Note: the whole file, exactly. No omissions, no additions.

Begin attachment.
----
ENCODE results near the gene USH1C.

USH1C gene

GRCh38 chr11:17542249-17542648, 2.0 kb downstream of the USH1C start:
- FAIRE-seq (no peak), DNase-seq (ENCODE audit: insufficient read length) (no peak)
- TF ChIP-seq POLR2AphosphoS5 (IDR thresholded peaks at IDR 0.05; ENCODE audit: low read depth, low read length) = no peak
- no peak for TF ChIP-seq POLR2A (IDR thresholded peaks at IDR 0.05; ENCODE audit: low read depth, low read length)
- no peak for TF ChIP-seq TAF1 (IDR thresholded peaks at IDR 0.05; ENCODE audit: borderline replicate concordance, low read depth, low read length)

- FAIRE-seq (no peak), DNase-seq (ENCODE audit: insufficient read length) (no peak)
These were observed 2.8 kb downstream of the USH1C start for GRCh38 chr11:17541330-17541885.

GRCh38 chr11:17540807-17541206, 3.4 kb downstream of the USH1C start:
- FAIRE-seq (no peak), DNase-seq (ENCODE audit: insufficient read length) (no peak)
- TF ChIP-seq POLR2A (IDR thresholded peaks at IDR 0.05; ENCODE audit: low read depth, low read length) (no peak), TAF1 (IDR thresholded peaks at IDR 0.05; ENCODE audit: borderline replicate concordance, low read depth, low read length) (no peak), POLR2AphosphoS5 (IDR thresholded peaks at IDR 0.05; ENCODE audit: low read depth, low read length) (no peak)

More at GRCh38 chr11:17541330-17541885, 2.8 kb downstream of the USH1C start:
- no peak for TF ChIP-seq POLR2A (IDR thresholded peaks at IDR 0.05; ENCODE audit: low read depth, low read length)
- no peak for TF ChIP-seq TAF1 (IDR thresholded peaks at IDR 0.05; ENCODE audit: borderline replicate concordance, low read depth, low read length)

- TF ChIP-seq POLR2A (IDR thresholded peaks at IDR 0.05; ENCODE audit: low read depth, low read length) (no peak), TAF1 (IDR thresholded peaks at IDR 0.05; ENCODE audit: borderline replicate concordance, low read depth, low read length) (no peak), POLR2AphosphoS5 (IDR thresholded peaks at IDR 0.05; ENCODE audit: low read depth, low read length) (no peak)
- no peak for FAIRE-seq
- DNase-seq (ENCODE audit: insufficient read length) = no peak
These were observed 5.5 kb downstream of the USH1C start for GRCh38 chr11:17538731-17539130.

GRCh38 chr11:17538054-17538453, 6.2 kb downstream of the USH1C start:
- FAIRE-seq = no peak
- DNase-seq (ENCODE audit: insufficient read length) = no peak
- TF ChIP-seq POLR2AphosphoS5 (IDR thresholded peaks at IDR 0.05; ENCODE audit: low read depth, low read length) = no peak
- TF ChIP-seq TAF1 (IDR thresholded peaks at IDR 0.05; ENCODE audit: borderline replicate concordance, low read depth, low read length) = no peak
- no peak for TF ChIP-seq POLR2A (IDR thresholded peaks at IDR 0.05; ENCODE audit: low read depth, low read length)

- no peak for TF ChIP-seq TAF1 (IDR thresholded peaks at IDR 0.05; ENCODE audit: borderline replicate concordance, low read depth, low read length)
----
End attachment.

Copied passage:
ENCODE results near the gene USH1C.

USH1C gene

GRCh38 chr11:17542249-17542648, 2.0 kb downstream of the USH1C start:
- FAIRE-seq (no peak), DNase-seq (ENCODE audit: insufficient read length) (no peak)
- TF ChIP-seq POLR2AphosphoS5 (IDR thresholded peaks at IDR 0.05; ENCODE audit: low read depth, low read length) = no peak
- no peak for TF ChIP-seq POLR2A (IDR thresholded peaks at IDR 0.05; ENCODE audit: low read depth, low read length)
- no peak for TF ChIP-seq TAF1 (IDR thresholded peaks at IDR 0.05; ENCODE audit: borderline replicate concordance, low read depth, low read length)

- FAIRE-seq (no peak), DNase-seq (ENCODE audit: insufficient read length) (no peak)
These were observed 2.8 kb downstream of the USH1C start for GRCh38 chr11:17541330-17541885.

GRCh38 chr11:17540807-17541206, 3.4 kb downstream of the USH1C start:
- FAIRE-seq (no peak), DNase-seq (ENCODE audit: insufficient read length) (no peak)
- TF ChIP-seq POLR2A (IDR thresholded peaks at IDR 0.05; ENCODE audit: low read depth, low read length) (no peak), TAF1 (IDR thresholded peaks at IDR 0.05; ENCODE audit: borderline replicate concordance, low read depth, low read length) (no peak), POLR2AphosphoS5 (IDR thresholded peaks at IDR 0.05; ENCODE audit: low read depth, low read length) (no peak)

More at GRCh38 chr11:17541330-17541885, 2.8 kb downstream of the USH1C start:
- no peak for TF ChIP-seq POLR2A (IDR thresholded peaks at IDR 0.05; ENCODE audit: low read depth, low read length)
- no peak for TF ChIP-seq TAF1 (IDR thresholded peaks at IDR 0.05; ENCODE audit: borderline replicate concordance, low read depth, low read length)

- TF ChIP-seq POLR2A (IDR thresholded peaks at IDR 0.05; ENCODE audit: low read depth, low read length) (no peak), TAF1 (IDR thresholded peaks at IDR 0.05; ENCODE audit: borderline replicate concordance, low read depth, low read length) (no peak), POLR2AphosphoS5 (IDR thresholded peaks at IDR 0.05; ENCODE audit: low read depth, low read length) (no peak)
- no peak for FAIRE-seq
- DNase-seq (ENCODE audit: insufficient read length) = no peak
These were observed 5.5 kb downstream of the USH1C start for GRCh38 chr11:17538731-17539130.

GRCh38 chr11:17538054-17538453, 6.2 kb downstream of the USH1C start:
- FAIRE-seq = no peak
- DNase-seq (ENCODE audit: insufficient read length) = no peak
- TF ChIP-seq POLR2AphosphoS5 (IDR thresholded peaks at IDR 0.05; ENCODE audit: low read depth, low read length) = no peak
- TF ChIP-seq TAF1 (IDR thresholded peaks at IDR 0.05; ENCODE audit: borderline replicate concordance, low read depth, low read length) = no peak
- no peak for TF ChIP-seq POLR2A (IDR thresholded peaks at IDR 0.05; ENCODE audit: low read depth, low read length)

- no peak for TF ChIP-seq TAF1 (IDR thresholded peaks at IDR 0.05; ENCODE audit: borderline replicate concordance, low read depth, low read length)